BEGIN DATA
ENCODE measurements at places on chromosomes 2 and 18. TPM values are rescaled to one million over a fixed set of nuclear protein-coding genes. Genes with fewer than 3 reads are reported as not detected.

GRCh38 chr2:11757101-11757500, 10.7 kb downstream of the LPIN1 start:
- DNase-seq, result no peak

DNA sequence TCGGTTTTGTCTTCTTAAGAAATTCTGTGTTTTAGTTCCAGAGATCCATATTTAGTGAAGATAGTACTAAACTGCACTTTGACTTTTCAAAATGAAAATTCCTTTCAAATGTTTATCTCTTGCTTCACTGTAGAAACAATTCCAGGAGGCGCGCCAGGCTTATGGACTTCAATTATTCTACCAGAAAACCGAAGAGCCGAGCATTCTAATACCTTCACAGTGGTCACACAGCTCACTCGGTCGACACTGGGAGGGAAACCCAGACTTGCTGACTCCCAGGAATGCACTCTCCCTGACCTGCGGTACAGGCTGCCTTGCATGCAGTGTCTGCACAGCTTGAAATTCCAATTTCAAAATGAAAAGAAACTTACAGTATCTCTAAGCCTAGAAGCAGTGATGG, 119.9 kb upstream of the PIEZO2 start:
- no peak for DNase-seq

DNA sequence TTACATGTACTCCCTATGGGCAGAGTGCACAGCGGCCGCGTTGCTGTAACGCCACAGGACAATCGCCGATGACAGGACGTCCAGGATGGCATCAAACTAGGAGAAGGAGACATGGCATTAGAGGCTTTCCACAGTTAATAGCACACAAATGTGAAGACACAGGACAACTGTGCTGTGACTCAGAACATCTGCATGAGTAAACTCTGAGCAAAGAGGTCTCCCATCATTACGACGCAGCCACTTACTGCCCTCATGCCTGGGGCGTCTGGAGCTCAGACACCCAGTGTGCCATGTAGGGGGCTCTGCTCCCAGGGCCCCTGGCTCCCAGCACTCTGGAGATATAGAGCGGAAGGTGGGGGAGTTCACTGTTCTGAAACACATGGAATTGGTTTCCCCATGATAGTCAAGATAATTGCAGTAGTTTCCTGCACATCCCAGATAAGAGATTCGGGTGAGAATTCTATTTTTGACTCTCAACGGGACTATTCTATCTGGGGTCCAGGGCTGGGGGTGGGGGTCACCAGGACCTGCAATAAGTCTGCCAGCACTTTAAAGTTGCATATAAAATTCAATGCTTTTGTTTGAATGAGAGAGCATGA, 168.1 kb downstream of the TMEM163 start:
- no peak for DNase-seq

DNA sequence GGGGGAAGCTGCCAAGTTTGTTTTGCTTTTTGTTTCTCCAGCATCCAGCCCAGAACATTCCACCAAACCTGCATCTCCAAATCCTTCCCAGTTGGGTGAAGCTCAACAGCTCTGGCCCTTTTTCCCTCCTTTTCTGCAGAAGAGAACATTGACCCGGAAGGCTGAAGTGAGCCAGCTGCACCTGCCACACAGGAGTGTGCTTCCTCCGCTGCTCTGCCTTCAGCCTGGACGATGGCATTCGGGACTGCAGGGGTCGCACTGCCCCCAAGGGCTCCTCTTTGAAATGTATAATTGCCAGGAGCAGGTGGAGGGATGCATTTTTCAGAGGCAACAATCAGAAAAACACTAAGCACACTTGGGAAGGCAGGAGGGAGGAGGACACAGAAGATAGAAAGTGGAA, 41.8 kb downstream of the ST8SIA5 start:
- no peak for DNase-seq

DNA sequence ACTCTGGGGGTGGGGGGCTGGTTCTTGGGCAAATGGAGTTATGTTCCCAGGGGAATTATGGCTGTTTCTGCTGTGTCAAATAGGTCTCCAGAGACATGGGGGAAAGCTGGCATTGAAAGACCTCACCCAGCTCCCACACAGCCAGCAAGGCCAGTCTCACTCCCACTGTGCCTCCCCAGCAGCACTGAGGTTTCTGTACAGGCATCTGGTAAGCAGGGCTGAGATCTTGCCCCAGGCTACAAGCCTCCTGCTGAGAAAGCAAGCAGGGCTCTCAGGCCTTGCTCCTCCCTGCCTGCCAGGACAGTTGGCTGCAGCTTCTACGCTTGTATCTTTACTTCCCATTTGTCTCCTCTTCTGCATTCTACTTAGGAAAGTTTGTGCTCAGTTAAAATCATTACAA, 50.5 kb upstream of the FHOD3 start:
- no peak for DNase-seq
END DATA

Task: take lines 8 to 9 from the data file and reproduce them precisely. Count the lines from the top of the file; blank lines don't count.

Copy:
DNA sequence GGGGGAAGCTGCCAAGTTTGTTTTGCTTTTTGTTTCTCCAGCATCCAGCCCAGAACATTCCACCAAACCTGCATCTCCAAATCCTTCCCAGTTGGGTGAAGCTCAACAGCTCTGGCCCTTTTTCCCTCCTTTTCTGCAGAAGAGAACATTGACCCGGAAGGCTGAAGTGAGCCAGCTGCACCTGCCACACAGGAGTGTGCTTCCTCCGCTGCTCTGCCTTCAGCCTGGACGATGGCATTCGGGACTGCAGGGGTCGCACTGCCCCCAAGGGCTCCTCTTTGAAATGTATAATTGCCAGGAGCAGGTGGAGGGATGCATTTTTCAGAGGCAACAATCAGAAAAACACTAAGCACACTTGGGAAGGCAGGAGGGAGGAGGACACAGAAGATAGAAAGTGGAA, 41.8 kb downstream of the ST8SIA5 start:
- no peak for DNase-seq